Here’s a thought…
Imagine you build a 5–star hotel in the middle of a beautiful forest complete with spa, gym and Michelin star restaurant. Now imagine not building a road to it, or any signs or doing any advertising whatsoever. It wouldn’t be a huge surprise when, on the opening day, no one turns up.
Of course, nobody in their right mind would ever do this (except, perhaps, one or two of The Apprentice candidates) and yet it regularly happens on the Internet.
Without visitors your website could end up being the internet’s best kept secret. Visitors are the life-blood of any website; the more visitors, the more sales and enquiries. However, over the years I have come into contact with businesses which build a website and then, rather strangely, do nothing to promote it. Maybe this is because some people view a website as a form of marketing in its own right. However, websites are unusual in that they need the support of other marketing methods to generate and sustain traffic to them.
In order to explain this I need the help of some ancient Greeks:
A marketing expert called Jay Abrahams suggested that successful businesses are structured like the Parthenon in Greece with the roofline being the business and numerous marketing methods being the pillars supporting it. He suggested that any business which relies entirely on one marketing tactic (or pillar) would be ‘at significant risk’ if that marketing approach were ever to dry up or become unprofitable.
So, the most effective way to support any business is to have several pillars of marketing supporting it. Conventional marketing pillars could be; direct mail, leaflets, advertising, word–of–mouth, etc.. Having several marketing pillars means you are testing multiple approaches which will inevitably lead to more customers than if you were solely reliant on one.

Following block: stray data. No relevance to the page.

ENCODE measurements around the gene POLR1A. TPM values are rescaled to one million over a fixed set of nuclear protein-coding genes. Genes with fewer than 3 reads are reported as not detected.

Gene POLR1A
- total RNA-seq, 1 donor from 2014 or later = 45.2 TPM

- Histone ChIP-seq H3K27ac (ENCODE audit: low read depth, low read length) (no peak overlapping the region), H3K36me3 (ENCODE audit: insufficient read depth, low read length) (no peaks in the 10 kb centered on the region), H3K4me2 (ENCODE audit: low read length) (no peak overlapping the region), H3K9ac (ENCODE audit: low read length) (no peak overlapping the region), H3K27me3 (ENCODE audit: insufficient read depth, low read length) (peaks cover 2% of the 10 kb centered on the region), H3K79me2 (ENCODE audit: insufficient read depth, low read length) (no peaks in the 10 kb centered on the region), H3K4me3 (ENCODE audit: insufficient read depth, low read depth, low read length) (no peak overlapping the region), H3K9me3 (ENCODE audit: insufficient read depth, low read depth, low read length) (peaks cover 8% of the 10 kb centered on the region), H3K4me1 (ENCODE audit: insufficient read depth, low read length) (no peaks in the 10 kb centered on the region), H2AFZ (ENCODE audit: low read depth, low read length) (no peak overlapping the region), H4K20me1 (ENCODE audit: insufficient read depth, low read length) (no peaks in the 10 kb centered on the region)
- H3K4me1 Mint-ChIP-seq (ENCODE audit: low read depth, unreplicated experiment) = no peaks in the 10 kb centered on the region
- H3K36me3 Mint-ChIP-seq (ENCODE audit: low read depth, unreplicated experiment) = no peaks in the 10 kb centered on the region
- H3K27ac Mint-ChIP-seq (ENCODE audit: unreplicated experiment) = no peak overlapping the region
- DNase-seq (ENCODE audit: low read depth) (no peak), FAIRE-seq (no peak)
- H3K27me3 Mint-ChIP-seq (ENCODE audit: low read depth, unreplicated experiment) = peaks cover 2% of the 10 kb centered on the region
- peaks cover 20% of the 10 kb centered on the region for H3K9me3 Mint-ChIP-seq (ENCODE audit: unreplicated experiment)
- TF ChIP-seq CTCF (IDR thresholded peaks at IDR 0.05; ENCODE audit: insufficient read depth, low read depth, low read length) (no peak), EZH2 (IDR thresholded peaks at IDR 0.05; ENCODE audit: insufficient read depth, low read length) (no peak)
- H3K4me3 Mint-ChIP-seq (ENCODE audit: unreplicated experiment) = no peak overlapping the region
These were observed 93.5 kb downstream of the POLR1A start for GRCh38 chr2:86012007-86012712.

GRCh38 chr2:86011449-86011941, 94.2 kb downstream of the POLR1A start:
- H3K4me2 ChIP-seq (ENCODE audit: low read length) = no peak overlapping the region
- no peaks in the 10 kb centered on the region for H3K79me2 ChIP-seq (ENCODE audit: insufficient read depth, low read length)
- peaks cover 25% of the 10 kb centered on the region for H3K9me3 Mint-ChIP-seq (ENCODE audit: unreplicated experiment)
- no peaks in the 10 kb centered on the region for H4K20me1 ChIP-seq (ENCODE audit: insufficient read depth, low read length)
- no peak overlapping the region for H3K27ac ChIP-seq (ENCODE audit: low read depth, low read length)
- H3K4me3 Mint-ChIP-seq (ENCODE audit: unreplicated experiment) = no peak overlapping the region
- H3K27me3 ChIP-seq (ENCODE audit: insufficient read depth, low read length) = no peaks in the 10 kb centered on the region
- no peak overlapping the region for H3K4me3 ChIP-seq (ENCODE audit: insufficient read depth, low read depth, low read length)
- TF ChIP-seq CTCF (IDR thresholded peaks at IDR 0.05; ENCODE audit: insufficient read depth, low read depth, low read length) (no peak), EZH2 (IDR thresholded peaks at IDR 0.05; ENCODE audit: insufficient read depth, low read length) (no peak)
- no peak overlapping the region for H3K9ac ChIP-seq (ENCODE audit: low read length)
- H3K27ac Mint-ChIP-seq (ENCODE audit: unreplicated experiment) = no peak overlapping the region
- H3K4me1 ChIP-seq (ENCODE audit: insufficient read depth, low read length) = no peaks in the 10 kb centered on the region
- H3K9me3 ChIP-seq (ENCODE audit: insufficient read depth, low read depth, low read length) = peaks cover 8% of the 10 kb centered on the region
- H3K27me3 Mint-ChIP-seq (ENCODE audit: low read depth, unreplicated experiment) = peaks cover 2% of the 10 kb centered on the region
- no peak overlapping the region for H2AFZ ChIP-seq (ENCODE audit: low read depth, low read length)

The same logic applies to your website. In order for it to be successful it to must have multiple pillars (or traffic generating methods) supporting it. For example, search engine optimisation, pay-per-click advertising, joint ventures, affiliation with other organisations, blogging, engaging in forums, optimising your off–line marketing, using social marketing and so forth.
The trick is to make sure that you are testing at least five or six different pillars at the same time. Some of them will fail, some will be just ‘okay’ (providing you with bread–and–butter traffic) but some will create exceptional results. Unfortunately, there is no way to know which pillar will work best in your organisation – you can only find this out through experimentation. (Have a look at my previous blog post on testing if you’d like to know more.)
Put simply, the more pillars of marketing you have supporting your website then the more traffic (and most importantly, customers) you will gain.